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Kelly's Rules

Kelly's Operating Rules

In the late 1940's Kelly set down fourteen basic operating rules that were to govern the conduct of all his projects. These rules came to be as revered by his staff as the ten commandments are by the Church. Although the language does not sound as if it would be applicable in today's environment, the basic principles were relevant and were applied in current Skunk Work's operations on a regular basis. The following is from an Augest 1992 Lockheed Skunkworks document. (Parenthetical comments expand the reasons behind the rules.)

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Rule No. 1
"The Skunk Works' program manager must be delegated practically complete control of his program in all aspects. He should report to a division president or higher." (It is essential that the program manager have the authority to make decisions quickly regarding technical, financial, schedule, or operational matters.)

Rule No. 2
"Strong but small project offices must be provided both by the customer and contracter." (The customer program manager must have similar authority to that of the contracter.)

Rule No. 3
"The number of people having any connection with the project must be restricted in an almost vicious manner. Use a small number of good people (10 percent to 25 percent compared to the so-called normal systems). (Bureaucracy makes unnecessary work and must be controlled brutally.)"

Rule No. 4
"A very simple drawing and drawing release system with great flexibility for making changes must be provided." (This permits early work by manufacturing organizations, and schedule recovery if technical risks involve failures.)

Rule No. 5
"There must be a minimum number of reports required, but important work must be recorded thoroughly." (Responsible management does not require massive technical and information systems.)

Rule No. 6
"There must be a monthly cost review covering not only what has been spent and committed but also projected costs to the conclusion of the program. Don't have the books ninety days late and don't surprise the customer with sudden overruns." (Responsible management does require operation within the resources available.)

Rule No. 7
"The contractor must be delegated and must assume more than normal responsibility to get good vendor bids for subcontract on the project. Commercial bid procedures are very often better than military ones." (Essential freedom to use the best talent available and operate within the resources available.)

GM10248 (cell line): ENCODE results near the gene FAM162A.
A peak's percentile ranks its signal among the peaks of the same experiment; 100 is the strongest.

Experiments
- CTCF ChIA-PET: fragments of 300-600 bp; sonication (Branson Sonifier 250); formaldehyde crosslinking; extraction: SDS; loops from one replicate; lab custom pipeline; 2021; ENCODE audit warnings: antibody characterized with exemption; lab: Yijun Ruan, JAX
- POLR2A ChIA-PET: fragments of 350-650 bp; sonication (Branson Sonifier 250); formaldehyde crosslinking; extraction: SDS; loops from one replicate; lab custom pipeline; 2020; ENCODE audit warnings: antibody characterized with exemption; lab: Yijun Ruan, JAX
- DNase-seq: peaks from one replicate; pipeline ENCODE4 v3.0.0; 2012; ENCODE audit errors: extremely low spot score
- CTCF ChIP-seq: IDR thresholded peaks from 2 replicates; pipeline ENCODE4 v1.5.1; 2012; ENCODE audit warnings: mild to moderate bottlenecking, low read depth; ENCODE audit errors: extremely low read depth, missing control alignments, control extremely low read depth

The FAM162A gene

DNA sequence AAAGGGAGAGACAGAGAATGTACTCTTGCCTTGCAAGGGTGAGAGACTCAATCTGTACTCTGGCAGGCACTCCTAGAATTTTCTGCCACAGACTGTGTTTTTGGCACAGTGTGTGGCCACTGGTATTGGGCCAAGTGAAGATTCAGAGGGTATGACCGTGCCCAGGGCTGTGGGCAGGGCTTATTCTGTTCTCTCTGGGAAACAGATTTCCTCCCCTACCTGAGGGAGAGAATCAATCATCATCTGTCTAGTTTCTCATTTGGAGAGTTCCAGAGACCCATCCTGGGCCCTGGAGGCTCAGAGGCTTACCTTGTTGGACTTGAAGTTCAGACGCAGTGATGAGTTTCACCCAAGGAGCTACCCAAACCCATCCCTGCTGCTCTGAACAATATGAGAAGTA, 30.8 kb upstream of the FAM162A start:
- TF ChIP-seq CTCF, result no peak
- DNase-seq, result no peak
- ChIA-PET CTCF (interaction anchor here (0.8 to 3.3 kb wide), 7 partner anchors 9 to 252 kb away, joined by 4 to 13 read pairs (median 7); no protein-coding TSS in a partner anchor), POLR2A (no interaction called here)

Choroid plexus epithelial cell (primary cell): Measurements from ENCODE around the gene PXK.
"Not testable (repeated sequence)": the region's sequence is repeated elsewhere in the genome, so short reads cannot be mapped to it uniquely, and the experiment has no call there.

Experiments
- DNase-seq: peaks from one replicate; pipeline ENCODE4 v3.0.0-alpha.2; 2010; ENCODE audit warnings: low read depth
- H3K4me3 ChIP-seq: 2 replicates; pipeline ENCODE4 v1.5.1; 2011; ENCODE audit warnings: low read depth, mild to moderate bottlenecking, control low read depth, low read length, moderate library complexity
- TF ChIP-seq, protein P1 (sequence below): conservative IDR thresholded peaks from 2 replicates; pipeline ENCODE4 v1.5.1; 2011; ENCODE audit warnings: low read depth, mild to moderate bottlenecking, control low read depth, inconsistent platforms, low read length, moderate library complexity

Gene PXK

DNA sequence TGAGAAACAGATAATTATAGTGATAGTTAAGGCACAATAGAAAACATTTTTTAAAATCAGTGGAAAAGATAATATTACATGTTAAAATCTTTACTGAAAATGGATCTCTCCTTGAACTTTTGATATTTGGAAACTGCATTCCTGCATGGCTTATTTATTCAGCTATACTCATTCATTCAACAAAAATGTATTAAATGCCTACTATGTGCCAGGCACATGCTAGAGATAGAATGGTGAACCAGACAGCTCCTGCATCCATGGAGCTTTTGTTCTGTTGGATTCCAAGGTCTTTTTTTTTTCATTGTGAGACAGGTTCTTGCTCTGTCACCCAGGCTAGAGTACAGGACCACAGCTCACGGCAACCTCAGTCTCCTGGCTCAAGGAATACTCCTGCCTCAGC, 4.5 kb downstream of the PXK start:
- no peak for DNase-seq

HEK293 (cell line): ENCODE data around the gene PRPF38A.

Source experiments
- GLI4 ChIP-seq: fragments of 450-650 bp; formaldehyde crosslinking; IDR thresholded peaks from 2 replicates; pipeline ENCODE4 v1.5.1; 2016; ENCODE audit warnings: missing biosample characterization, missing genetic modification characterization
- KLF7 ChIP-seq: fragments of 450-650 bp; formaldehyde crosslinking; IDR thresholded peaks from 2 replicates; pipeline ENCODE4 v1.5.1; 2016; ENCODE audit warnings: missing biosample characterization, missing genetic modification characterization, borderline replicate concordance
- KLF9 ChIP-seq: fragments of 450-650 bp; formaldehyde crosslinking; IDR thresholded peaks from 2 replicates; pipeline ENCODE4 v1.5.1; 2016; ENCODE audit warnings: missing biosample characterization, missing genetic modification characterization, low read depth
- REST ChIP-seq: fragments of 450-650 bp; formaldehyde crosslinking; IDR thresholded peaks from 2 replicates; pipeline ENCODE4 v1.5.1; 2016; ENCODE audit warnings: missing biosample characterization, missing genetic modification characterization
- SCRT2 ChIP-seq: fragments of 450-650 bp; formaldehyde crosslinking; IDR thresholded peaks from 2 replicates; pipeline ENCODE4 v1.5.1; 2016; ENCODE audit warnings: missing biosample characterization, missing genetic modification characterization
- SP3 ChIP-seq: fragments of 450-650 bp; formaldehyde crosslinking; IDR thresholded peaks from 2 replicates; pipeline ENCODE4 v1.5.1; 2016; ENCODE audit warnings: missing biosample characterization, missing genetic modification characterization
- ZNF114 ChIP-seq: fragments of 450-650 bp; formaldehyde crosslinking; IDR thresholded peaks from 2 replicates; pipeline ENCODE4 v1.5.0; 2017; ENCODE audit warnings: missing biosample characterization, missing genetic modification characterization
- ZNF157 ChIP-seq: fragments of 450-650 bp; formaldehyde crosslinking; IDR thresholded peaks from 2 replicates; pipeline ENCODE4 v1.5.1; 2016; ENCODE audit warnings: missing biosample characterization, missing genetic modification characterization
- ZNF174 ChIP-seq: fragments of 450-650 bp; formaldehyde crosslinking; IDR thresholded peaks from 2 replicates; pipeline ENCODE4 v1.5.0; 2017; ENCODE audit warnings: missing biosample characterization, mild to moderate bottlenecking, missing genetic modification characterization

Rule No. 8
"The inspection system as currently used by the Skunk Works, which has been approved by both the Air Force and the Navy, meets the intent of existing military requirements and should be used on new projects. Push more basic inspection responsibility back to the subcontractors and vendors. Don't duplicate so much inspection." (Even the commercial world recognizes that quality is in design and responsible operations - not inspection.)

Rule No. 9
"The contractor must be delegated the authority to test his final product in flight. He can and must test it in the initial stages. If he doesn't, he rapidly loses his competency to design other vehicles."(Critical, if new technology and the attendant risks are to be rationally accommodated.)

Rule No. 10
"The specification applying to the hardware must be agreed to in advance of contracting. The Skunk Works practice of having a specification section stating clearly which important military specification items will not knowingly be complied with and reasons therefore is highly recommended." (Standard specifications inhibit new technology and innovation, and are frequently obsolete.)

Rule No. 11
"Funding a program must be timely so that the contractor doesn't have to keep running to the bank to support government projects". (Rational management requires knowledge of, and freedom to use, the resources originally committed.)

Rule No. 12
"There must be absolute mutual trust between the customer project organization and the contractor with very close liaison on a day-to-day basis. This cuts down misunderstanding and correspondence to an absolute minimum." (The goals of the customer and producer should be the same - get the job done well.)

Rule No. 13
"Access by outsiders to the project and its personnel must be strictly controlled by appropriate security measures." (This is a program manager's responsibility even if no program security demands are made - a cost avoidence measure.)

Rule No. 14
"Because only a few people will be used in engineering and most other areas, ways must be provided to reward good performance by pay, not simply related to the number of personnel supervised." (Responsible management must be rewarded, and responsible management does not permit the growth of bureaucracies.)

Rule No. 15 (unwritten rule from Ben Rich's memiors)
"Starve before doing business with the damned Navy." (They don't know what in hell they want and will drive you up a wall before they break either your heart or a more exposed part of your anatomy.)

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